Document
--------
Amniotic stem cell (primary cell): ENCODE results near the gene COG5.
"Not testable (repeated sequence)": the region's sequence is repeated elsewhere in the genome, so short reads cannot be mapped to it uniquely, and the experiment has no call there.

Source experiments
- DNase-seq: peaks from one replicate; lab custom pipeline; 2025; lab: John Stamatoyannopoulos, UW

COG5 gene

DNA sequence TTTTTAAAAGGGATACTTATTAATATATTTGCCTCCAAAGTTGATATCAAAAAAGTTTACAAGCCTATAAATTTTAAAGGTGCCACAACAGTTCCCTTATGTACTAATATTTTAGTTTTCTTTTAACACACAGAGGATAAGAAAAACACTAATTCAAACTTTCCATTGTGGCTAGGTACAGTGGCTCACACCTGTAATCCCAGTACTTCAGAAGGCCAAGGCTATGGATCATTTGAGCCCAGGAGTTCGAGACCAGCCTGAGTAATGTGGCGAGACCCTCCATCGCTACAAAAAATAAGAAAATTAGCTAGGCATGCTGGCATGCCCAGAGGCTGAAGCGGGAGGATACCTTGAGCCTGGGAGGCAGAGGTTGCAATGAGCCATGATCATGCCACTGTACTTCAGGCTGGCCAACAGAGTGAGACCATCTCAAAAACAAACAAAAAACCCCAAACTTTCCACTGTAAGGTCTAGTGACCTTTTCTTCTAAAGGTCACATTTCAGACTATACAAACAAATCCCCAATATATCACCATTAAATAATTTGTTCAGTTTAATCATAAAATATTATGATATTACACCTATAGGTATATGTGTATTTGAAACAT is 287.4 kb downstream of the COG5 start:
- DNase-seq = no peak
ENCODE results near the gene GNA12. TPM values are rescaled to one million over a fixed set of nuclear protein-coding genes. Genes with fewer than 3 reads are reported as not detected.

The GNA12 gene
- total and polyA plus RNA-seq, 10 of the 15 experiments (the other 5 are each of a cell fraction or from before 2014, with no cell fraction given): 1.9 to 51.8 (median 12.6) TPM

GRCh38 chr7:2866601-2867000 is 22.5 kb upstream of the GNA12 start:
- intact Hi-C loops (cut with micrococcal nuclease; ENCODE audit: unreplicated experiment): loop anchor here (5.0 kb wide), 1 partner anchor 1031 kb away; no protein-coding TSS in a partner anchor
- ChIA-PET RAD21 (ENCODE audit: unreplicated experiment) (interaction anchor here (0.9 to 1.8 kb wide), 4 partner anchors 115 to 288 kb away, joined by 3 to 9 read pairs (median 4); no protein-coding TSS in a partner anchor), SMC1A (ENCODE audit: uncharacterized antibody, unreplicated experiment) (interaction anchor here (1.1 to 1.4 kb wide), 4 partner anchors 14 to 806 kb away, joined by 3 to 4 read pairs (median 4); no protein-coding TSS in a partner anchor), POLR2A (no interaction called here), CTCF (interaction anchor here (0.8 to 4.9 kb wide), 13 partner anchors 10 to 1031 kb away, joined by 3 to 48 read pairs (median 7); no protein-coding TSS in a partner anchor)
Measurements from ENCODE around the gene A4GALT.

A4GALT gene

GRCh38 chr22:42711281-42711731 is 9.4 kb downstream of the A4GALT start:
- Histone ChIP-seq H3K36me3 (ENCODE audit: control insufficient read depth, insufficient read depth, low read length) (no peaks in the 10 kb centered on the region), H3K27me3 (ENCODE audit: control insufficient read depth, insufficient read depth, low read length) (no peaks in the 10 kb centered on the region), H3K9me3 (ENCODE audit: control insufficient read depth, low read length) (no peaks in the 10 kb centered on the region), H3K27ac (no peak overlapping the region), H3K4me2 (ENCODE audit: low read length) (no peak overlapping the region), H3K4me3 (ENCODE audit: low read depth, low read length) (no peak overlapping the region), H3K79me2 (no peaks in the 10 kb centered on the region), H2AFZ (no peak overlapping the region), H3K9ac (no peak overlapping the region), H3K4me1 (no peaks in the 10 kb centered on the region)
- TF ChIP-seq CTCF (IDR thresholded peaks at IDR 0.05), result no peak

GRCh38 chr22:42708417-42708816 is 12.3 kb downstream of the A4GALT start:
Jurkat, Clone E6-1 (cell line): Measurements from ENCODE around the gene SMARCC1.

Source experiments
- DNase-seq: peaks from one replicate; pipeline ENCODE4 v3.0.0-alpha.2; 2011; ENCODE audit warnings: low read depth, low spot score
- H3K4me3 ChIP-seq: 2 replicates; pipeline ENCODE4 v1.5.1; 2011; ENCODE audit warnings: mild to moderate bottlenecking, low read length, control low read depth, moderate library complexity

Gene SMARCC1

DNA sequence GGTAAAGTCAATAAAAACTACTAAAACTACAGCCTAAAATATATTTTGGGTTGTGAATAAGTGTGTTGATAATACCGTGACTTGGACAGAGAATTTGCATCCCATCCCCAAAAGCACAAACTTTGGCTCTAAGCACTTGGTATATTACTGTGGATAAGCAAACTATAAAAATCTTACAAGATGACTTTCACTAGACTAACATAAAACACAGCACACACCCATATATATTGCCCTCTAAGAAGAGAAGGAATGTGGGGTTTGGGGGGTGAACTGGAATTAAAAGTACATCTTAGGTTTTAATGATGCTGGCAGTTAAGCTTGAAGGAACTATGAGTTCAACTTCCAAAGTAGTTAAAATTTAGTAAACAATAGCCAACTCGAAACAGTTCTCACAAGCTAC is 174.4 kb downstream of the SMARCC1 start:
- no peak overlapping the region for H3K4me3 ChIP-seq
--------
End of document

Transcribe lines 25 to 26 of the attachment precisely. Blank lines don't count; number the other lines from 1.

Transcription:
DNA sequence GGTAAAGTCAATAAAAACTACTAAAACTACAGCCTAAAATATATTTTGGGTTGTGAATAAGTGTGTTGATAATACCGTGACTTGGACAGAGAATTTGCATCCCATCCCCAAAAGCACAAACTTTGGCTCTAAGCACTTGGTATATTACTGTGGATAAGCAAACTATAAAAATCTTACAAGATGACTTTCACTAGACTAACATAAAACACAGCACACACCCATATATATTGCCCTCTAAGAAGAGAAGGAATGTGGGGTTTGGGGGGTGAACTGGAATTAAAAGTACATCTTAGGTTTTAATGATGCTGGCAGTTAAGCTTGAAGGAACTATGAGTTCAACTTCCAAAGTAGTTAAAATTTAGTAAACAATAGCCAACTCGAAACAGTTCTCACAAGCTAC is 174.4 kb downstream of the SMARCC1 start:
- no peak overlapping the region for H3K4me3 ChIP-seq